There has to be a particular moment, a specific time frame when a coach looks at a player and makes the call.
He's either getting it done, or he's not. And the question arises of when that coach pulls the trigger, yanks out said underachiever and goes with another option—a player who actually has experience at the position.
What, or where, is Michigan Wolverines football coach Brady Hoke's breaking point? What about a backup, redshirt freshman quarterback going for 0-for-5?
Maybe the importance of the game would have something do with the decision.
Is that enough?
The Wolverines' (5-3, 3-1) coaching staff absolutely executed poor decision-making skills during a 23-9 loss Saturday night to the Nebraska Huskers in Lincoln—and Russell Bellomy, who relieved Denard Robinson, was left in the game long enough to fire 10 consecutive incomplete passes.
Ten. In. A. Row.
He did complete 3-of-16 attempts, though. Well, six, if you count the three passes the Huskers (6-2, 3-1) caught during the crucial Legends Division clash.
While Robinson sat on the sideline battling nerve pain in his right elbow, Bellomy bumbled; he was essentially thrown to the wolves—or Huskers, in this case—when Robinson left the game after taking a hit in the red zone.
Should Michigan have used Gardner at QB?
Why not use Devin Gardner, who actually challenged for the starting role? Don't forget, Gardner wasn't recruited as a wide receiver—he was a 6'4", 195-pound, 4-star rated dual-threat quarterback.
Gardner's presence at receiver wouldn't have mattered. He was targeted twice prior to Robinson's injury, and it would have been less risky to throw Jeremy Jackson or Jerald Robinson at receiver and move Gardner to quarterback.
What was offensive coordinator Al Borges thinking when he called for Bellomy to fake a hand-off, circle left and throw a comeback ball to Jeremy Gallon on the sidelines? That was a pick-six waiting to happen.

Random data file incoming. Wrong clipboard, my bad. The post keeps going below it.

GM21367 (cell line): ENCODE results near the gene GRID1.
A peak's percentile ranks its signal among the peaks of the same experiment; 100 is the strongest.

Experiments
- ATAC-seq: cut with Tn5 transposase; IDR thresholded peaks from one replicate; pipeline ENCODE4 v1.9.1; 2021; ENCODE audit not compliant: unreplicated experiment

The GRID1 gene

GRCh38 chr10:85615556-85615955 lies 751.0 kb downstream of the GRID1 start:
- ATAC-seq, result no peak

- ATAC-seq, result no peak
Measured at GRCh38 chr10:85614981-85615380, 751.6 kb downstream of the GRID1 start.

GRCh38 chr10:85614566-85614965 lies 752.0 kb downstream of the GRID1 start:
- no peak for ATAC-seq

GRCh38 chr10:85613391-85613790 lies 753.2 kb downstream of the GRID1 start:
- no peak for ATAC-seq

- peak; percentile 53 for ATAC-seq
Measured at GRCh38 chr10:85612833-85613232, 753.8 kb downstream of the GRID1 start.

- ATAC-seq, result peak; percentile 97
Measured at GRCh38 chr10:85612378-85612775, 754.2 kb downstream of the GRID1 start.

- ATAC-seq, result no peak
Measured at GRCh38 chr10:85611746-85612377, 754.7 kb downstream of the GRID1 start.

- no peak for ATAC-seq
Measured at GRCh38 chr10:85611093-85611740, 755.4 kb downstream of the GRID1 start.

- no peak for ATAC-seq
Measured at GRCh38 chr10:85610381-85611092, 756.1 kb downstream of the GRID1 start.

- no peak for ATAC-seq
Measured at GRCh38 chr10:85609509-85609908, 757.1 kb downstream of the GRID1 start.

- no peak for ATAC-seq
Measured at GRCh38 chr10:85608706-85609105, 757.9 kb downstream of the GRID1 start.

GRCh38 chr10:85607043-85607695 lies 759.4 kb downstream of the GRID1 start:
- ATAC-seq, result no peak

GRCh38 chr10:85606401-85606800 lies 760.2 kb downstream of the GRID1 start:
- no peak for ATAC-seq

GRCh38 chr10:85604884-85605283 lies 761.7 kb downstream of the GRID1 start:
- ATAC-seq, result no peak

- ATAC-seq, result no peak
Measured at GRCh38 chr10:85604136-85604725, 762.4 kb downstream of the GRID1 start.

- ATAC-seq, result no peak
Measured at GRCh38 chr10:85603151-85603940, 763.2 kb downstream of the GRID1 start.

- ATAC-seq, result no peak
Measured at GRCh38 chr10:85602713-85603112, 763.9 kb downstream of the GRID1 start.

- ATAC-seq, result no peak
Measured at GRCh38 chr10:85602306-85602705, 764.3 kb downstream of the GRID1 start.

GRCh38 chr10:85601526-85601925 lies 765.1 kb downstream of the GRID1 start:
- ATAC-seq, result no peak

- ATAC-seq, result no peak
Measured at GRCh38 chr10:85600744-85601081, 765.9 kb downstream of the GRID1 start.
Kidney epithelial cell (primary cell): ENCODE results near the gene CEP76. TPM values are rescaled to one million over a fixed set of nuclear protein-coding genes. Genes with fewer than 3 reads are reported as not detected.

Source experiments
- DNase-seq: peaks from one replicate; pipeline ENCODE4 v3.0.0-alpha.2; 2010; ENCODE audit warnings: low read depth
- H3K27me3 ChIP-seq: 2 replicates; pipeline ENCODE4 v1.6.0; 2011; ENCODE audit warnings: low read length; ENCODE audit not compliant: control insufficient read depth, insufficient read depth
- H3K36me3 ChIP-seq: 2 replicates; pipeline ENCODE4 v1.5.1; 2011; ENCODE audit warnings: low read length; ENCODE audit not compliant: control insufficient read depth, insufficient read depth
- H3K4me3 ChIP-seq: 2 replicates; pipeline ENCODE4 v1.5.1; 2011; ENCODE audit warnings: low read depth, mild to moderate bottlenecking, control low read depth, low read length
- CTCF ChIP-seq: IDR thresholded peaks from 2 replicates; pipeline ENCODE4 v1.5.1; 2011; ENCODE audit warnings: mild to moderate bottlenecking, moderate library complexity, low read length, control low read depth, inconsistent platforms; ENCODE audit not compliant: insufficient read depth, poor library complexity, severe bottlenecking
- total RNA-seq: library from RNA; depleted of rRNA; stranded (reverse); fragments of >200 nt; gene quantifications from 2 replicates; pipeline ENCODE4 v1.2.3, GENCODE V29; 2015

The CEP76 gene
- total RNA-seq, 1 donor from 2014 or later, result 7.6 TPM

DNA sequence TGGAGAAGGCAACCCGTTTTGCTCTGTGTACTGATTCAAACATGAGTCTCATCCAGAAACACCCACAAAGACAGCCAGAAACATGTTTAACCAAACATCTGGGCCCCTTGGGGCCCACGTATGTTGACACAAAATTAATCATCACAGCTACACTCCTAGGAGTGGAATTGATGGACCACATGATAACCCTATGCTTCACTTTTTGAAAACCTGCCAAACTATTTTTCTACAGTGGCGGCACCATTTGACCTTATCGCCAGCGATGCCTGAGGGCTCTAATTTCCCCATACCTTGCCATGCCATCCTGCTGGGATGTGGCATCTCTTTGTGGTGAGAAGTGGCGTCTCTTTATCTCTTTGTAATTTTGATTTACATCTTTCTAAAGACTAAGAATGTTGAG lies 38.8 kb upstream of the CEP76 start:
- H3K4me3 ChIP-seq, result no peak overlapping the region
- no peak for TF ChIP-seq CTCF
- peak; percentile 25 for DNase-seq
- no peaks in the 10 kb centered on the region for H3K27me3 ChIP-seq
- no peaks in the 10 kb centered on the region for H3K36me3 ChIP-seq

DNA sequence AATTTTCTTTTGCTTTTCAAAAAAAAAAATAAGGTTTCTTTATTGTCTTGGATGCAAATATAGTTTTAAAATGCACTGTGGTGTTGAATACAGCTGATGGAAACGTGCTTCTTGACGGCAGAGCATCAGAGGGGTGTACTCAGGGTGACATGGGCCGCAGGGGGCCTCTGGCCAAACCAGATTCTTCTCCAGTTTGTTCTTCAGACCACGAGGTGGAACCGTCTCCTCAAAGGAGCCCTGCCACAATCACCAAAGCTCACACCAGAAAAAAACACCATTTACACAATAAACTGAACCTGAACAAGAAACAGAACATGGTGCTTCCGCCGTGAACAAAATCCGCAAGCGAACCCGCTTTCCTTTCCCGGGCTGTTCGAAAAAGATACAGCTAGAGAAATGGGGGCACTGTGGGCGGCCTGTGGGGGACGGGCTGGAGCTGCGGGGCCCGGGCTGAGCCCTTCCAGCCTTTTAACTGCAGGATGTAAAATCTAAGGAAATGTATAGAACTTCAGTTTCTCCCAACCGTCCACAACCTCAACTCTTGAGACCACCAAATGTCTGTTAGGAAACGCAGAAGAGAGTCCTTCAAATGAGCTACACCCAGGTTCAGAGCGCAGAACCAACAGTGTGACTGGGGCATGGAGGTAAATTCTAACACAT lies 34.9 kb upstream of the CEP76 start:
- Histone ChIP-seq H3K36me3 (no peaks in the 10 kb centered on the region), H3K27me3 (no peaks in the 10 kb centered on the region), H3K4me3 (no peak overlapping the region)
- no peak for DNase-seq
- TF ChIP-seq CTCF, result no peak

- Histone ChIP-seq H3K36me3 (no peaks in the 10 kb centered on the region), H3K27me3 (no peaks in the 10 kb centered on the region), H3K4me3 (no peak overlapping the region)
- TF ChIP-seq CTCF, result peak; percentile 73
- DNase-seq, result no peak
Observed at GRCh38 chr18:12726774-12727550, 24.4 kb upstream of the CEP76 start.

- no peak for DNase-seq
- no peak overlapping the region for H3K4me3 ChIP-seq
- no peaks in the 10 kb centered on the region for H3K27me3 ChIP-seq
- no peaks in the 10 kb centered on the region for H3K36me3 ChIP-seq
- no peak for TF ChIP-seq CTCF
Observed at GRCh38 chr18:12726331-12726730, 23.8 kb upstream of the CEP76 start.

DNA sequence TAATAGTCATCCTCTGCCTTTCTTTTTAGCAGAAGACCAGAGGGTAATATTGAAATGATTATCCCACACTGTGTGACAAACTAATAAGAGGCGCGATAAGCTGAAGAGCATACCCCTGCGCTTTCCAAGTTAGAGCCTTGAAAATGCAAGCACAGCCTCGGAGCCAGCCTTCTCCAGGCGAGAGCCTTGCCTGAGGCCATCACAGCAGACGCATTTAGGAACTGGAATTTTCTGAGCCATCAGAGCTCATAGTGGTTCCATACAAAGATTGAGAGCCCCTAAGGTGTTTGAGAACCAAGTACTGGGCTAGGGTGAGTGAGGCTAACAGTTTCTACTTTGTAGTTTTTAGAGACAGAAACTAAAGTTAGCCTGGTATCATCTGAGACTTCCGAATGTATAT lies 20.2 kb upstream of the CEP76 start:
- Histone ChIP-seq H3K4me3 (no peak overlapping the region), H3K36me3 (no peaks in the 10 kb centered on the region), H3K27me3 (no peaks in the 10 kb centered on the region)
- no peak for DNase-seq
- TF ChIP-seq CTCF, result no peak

Was that supposed to be a momentum-boosting trick play designed for a frosh deep in his own territory?
And with the Legends lead on the line?
It wasn't going to happen.
But it could have happened with Gardner, whose small sample size trumps anything that Bellomy has attempted to do this season. Michigan's offense sputtered without Robinson, but Gardner could have spread the ball to receivers in an attempt to gain positive yards.
In 2010, Gardner completed 70 percent of his throws. But maybe 7-for-10 with a touchdown and 85 yards aren't enough to go with. It's a small sample size, especially when combined with a 47 percent completion rate in 2011.
But it's something. Gardner has shown promise.
Filling Robinson's shoes would have been impossible, putting in one of the other best all-around athletes on the team—a guy who can throw a football—would have been the ideal choice.
But the idea wasn't considered. That's the other baffling part of the bizarre Bellomy experience.
Follow Bleacher Report's Michigan Wolverines football writer Adam Biggers on Twitter @AdamBiggers81